All historic images are from the archives of the Essex County Parks Department and Newark Public Library. Browse their digital collections or contact the agency to visit their archives. All descriptions are sourced from the Cultural Landscape Report that documented the park’s history and renovation.
Map created by Myles Zhang
Map texts by Linda Morgan, Curtis Kline, Myles Zhang, Maeher Khosla, and Jack Barron
Contemporary photos by Curtis Kline with Mouli Luo

.

Read More

.

Warren Street School Demolition

As featured in:
1. Darren Tobia for Jersey Digs

2. The Vector, NJIT’s student newspaper
3. Read my analysis of campus architecture for some context on this demolition.

.

.

“Those historians want to keep these old bricks. I can’t see why you’d want that s**t. F**k it. We might just slip in some new bricks. You can’t tell the difference anyway.”

– Conversation overheard between demolition workers at the Warren Street School

.

.

.

“The university has never demolished any historic building of any value. Name one.”

– President of the university during a community meeting in October 2020

.

When walking past the historic Warren Street School in spring 2021, a demolition scene by the local university shocked me. The building had been nominated to the National Register of Historic Places, together with five other Newark school buildings. Therefore, the drastic destruction should have been under state and local reviews. But demolition was approved on April 1, 2021, on April Fools Day.
The 150-year-old school was built by Jeremiah O’Rourke, the Supervising Architect for the U.S. Treasury Department and the architect of Sacred Heart Basilica and some of the largest civic structures in 1890s America. Before the university acquired the building in salvageable condition, it was the home of American History High School, founded by beloved Professor Clement Price to promote learning of American and local history by coming generations. Even with its windows now stripped out and demolition equipment parked around it, the grand master work for Newark’s proud history of public education was crying for this painful end delivered by the wanton and shameful act of university leadership.
At the orders of the university president, a short-sighted acceleration of demolition around the campus in the country’s third oldest major city has been savagely damaging the city’s history. These actions add to the list of hundreds of buildings already demolished in the area. While institutions like Rutgers and developers like RBH and the Hanini Group have embraced historic preservation, this university still insists on wiping the slate clean of history that it views not as an asset but as an inconvenience.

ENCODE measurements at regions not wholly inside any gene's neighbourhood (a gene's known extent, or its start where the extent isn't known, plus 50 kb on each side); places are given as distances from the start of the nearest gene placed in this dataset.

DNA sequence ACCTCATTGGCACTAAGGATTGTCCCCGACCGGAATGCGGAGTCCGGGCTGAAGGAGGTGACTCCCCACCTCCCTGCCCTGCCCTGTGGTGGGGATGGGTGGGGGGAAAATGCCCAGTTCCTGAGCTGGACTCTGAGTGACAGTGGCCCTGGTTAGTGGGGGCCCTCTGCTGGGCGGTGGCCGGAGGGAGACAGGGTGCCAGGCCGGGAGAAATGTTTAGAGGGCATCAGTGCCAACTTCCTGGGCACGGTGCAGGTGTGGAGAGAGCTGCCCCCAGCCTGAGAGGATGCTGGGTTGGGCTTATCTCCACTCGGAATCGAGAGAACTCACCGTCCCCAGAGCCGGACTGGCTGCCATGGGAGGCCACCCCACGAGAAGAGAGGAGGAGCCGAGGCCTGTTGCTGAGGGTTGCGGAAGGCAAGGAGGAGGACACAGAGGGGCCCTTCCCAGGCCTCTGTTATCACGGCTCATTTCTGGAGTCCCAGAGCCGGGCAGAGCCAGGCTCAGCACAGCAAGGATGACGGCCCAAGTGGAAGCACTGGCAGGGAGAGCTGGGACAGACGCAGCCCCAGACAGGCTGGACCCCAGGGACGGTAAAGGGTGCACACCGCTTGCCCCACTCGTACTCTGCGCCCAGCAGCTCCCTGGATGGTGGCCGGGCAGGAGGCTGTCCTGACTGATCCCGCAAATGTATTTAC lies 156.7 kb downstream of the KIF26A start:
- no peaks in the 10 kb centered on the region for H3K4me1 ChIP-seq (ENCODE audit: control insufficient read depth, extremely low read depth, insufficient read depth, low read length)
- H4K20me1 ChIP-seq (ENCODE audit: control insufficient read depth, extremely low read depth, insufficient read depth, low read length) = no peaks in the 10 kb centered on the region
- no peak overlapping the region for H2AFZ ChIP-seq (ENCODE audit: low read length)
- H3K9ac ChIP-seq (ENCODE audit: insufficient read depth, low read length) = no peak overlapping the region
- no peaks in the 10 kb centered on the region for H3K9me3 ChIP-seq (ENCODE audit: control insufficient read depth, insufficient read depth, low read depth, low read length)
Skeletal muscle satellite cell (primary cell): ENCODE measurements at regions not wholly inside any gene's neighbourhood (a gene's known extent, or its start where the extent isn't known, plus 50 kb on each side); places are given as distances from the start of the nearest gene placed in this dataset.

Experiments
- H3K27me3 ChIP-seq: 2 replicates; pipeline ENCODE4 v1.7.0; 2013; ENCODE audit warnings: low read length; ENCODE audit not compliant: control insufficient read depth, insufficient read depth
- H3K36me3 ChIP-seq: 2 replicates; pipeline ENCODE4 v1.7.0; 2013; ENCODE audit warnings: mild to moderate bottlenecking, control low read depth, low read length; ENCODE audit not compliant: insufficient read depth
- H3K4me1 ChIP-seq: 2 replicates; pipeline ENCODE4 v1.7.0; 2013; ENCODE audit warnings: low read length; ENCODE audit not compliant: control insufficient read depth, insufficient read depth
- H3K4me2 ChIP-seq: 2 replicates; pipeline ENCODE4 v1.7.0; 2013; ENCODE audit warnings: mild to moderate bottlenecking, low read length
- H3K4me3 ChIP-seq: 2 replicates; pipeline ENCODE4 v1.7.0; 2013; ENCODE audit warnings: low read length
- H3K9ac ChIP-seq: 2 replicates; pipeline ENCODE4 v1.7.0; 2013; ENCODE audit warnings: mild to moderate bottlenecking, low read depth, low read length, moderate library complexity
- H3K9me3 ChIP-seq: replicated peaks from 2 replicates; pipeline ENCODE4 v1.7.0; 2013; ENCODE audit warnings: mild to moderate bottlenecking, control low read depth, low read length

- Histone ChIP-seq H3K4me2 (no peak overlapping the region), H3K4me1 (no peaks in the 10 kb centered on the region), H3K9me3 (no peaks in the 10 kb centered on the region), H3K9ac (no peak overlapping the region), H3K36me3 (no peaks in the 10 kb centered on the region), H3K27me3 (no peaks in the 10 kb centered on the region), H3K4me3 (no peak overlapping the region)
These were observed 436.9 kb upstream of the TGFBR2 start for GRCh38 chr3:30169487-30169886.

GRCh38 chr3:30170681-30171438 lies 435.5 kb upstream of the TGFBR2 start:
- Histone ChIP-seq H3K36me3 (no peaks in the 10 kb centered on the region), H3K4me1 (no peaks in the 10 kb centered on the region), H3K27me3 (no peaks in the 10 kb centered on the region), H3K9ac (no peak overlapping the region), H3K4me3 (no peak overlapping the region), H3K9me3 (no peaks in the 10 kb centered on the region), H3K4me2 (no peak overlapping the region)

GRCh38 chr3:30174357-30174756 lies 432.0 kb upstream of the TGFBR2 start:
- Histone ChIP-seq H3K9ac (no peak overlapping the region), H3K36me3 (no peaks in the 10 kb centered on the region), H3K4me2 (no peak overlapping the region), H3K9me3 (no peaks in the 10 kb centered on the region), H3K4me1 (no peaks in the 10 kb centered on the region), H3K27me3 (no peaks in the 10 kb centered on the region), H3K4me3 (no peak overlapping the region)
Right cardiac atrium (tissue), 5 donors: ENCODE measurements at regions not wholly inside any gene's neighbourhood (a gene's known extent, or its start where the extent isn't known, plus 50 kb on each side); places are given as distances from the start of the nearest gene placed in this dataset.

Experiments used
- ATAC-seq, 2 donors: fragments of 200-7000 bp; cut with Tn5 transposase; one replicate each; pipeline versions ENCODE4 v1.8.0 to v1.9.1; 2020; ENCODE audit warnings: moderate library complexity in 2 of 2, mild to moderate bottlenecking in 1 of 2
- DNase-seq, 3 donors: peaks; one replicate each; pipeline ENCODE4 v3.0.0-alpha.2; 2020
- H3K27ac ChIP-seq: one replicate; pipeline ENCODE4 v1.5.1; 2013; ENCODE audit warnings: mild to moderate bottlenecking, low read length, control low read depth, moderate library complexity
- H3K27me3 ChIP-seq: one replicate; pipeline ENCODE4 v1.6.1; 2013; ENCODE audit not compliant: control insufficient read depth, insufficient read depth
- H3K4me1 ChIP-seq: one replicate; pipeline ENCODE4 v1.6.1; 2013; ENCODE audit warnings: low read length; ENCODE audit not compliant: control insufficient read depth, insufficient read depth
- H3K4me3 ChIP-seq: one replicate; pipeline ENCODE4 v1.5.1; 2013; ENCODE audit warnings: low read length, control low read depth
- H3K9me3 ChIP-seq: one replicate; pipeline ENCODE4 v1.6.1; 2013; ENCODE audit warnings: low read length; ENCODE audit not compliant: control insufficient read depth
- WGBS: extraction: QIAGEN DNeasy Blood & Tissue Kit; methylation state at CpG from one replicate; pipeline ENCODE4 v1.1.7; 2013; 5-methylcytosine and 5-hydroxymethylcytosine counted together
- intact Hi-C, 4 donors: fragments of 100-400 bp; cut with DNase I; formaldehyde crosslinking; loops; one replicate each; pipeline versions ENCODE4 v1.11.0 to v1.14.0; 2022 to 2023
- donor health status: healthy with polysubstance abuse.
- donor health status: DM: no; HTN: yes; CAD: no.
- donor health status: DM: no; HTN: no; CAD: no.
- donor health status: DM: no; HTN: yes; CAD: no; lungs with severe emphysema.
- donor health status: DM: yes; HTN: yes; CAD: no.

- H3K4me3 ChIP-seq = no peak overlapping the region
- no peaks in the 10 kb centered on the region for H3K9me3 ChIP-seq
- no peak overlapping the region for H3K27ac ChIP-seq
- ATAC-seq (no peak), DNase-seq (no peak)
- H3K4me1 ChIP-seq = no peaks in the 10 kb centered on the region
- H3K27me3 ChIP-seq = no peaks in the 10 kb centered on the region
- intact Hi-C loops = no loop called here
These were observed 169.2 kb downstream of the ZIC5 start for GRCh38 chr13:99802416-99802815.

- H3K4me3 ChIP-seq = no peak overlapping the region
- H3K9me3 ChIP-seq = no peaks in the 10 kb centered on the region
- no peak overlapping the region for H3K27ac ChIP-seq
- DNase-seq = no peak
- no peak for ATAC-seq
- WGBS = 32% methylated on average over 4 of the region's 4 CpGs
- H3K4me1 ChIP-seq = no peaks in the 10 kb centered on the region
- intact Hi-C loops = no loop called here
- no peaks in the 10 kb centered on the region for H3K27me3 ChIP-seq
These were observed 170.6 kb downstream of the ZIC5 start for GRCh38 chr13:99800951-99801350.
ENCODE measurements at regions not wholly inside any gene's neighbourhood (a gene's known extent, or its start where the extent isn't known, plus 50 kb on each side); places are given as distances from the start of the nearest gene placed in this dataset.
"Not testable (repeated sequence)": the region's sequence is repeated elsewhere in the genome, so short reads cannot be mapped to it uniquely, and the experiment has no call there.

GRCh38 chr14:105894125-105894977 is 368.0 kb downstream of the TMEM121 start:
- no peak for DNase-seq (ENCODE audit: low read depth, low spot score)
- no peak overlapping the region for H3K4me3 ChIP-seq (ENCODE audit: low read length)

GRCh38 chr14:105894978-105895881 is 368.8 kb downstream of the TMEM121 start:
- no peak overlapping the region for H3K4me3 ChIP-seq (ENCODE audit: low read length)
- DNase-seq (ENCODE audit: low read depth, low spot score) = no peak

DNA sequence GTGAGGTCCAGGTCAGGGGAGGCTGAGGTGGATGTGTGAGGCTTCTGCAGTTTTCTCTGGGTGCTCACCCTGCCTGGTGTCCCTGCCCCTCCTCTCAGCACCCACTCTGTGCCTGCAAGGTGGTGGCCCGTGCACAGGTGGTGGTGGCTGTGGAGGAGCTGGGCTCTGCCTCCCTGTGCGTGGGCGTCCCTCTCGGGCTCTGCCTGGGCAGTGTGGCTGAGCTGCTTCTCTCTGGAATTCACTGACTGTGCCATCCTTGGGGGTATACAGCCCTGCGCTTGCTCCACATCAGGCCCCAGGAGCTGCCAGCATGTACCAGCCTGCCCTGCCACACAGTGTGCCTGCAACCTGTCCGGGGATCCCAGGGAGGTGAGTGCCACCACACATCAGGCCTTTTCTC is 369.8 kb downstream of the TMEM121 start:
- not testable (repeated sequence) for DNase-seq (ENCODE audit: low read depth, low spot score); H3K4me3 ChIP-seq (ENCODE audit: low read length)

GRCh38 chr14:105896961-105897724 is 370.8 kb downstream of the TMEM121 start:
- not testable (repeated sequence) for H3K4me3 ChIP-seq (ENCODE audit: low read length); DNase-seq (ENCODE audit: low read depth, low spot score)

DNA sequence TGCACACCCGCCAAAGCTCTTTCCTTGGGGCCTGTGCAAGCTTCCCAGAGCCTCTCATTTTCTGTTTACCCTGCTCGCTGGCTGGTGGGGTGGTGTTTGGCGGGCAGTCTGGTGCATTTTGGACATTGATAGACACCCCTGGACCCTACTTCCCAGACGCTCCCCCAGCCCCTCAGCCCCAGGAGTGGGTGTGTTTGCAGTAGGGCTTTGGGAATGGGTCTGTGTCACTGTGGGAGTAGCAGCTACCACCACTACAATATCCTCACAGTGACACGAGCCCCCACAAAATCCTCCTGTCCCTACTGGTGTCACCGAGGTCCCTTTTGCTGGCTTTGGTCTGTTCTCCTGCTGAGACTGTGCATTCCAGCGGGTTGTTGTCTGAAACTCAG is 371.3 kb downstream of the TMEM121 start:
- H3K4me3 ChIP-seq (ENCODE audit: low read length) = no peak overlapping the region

.

.

The future of any great institution depends on the preservation and appreciation of its own history. I believe in saving old buildings not just because they are pretty. More than an argument for historic preservation on aesthetics alone, history – and the visible presence of history – shapes our appreciation for the sacrifices of those before us. Passing by the Warren Street School for twenty years, I thought every time of the thousands of immigrant children who attended school here for over 170 years uninterrupted. I thought of the Irish and Italian brick masons who carved the school’s terracotta ornaments by hand on wages of 5 and 10 dollars a day. I thought of these children’s parents, who came to Newark by steamship and steam engine to give to their children a better shot at life than they could ever dream of. I thought of the architect who built this building in the 1880s with care and love and hope that better civic architecture will produce better citizens.
It is the burden of history that shapes us, and it is on our commitment (or failure) to interpret and enrich history for the next generation on which each of us will be judged. I am reminded of architectural critic Ada Louise Huxtable’s words in 1963 when she described with horror the demolition of New York Penn Station.
“Until the first blow fell no one was convinced that Penn Station really would be demolished or that New York would permit this monumental act of vandalism against one of the largest and finest landmarks of its age of Roman elegance. Somehow someone would surely find a way to prevent it at the last minute – not-so little Nell rescued by the hero – even while the promoters displayed the flashy renderings of the new sports arena and somewhat less than imperial commercial buildings to take its place.